*What about Giraffy, their lovable sidekick? Well, let's just say that Giraffy suffered a um, little mishap, when he (she?) was put into the wash hidden in some sheets. Giraffy's spots, horns, and eyes were all glued on. The glue did not agree with the wash.
It's a little creepy seeing a spotless giraffe with glasses but no eyes.
However. We retrieved all the spots! And eyes! and will glue them on again. Very soon. Although doing so would mean that we then have three puppets instead of two.

Note: I have two hands.

Sunday, June 28, 2009

another cool charity

If you're like me, you kind of sigh with disbelief at the general conservative Christian opposition to environmental protection. Really? We don't want to honor and respect the world that God so fearfully and wonderfully made?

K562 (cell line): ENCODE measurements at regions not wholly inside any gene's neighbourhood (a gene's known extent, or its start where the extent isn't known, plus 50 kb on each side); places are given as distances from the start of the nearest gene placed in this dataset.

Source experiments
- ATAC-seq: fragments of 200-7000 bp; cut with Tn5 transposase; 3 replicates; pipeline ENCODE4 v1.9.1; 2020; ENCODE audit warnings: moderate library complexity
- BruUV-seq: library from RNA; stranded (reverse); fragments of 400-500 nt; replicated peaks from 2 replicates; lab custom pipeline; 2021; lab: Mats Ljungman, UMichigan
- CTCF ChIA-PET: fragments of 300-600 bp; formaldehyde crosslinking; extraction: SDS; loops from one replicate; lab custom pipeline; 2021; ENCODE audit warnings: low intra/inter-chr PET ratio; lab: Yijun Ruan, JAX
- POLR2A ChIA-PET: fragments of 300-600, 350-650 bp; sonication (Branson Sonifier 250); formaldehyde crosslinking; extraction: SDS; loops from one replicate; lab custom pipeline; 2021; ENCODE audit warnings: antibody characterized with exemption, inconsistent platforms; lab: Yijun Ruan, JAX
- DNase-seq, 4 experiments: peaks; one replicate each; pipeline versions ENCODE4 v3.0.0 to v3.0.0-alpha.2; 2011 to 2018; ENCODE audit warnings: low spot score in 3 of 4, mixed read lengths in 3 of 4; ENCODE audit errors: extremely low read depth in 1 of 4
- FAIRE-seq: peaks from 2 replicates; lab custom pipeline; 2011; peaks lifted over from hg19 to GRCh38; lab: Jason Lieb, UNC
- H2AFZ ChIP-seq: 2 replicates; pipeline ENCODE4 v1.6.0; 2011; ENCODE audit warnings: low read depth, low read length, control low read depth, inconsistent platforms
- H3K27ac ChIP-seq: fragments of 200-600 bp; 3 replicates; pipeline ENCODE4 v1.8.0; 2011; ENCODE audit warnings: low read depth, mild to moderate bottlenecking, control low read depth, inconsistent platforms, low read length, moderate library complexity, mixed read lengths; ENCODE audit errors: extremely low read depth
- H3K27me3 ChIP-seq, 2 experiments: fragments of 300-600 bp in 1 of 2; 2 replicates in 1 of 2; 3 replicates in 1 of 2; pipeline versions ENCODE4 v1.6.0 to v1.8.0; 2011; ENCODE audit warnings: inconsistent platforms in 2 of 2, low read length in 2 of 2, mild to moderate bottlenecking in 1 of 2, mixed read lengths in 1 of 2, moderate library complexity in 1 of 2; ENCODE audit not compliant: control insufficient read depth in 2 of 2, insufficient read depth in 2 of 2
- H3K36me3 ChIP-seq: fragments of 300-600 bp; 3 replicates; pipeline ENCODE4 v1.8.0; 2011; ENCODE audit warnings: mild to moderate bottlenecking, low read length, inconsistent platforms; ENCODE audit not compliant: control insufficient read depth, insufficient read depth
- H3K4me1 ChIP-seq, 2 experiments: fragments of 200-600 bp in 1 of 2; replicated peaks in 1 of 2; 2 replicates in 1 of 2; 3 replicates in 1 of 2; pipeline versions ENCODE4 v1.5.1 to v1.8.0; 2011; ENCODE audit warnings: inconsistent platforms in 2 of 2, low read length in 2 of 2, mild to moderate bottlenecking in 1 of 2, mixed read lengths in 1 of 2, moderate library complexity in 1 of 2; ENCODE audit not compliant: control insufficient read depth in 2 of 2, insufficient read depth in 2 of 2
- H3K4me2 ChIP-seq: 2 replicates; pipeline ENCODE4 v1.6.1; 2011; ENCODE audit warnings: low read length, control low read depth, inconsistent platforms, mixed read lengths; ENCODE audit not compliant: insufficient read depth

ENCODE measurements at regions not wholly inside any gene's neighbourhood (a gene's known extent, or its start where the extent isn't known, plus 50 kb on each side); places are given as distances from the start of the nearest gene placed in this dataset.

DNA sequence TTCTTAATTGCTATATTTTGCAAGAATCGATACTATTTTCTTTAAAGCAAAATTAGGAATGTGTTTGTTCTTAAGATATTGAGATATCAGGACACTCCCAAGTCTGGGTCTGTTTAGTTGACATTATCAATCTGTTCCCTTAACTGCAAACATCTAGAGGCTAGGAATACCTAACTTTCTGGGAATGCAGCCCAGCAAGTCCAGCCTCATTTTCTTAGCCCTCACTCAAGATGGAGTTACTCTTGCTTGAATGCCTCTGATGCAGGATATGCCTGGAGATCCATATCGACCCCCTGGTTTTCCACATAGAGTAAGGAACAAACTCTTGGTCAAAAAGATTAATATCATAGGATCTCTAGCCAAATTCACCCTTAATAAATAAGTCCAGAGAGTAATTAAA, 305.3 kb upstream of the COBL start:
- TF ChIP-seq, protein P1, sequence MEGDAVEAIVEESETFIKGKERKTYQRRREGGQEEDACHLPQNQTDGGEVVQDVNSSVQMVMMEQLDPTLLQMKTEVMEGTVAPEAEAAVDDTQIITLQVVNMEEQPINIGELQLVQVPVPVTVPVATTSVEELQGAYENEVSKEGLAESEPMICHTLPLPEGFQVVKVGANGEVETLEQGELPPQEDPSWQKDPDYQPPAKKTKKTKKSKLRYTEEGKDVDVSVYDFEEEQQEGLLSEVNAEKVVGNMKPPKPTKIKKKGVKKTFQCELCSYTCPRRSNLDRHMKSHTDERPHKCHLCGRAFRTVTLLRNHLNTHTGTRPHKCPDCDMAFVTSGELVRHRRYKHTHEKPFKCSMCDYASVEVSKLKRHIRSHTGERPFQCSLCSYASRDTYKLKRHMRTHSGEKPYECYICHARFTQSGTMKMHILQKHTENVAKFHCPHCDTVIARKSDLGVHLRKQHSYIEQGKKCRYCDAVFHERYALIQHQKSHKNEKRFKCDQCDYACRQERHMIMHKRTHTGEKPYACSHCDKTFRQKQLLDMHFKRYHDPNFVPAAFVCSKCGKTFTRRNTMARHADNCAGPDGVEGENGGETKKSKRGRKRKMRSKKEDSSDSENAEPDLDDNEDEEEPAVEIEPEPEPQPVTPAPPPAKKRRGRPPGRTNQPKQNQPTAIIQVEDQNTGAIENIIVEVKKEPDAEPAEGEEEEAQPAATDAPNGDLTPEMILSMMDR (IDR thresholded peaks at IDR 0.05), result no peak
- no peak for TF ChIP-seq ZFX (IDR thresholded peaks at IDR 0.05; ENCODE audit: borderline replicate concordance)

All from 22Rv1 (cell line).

Which makes it really exciting to find a Christian organization devoted to the part of environmental protection that really motivates me: saving the earth for people.

Because--let's face it--I'm not exactly outdoorsy. I grew up camping and hiking occasionally (my parents have hiked the Grand Canyon like fifty times...without me), but most days, I'd just as soon lie in a bed as on an air mattress under the stars. And animals are nice and all, but so are coffee shops and book stores.
However: ignoring the fact that we depend on the earth's resources (clean water, growable food) to live is lunacy. And ignoring the fact that those who are marginalized depend on the earth much more than me is at best callous.

So the more I learned about Plant with a Purpose, (the charity formerly known as Floresta) the more excited I got. They work on reforesting impoverished areas, and restoring the environment for people who depend on it absolutely. They do work in the Dominican Republic and in Haiti, along with mexico and in Africa. And they do it all in Jesus' name.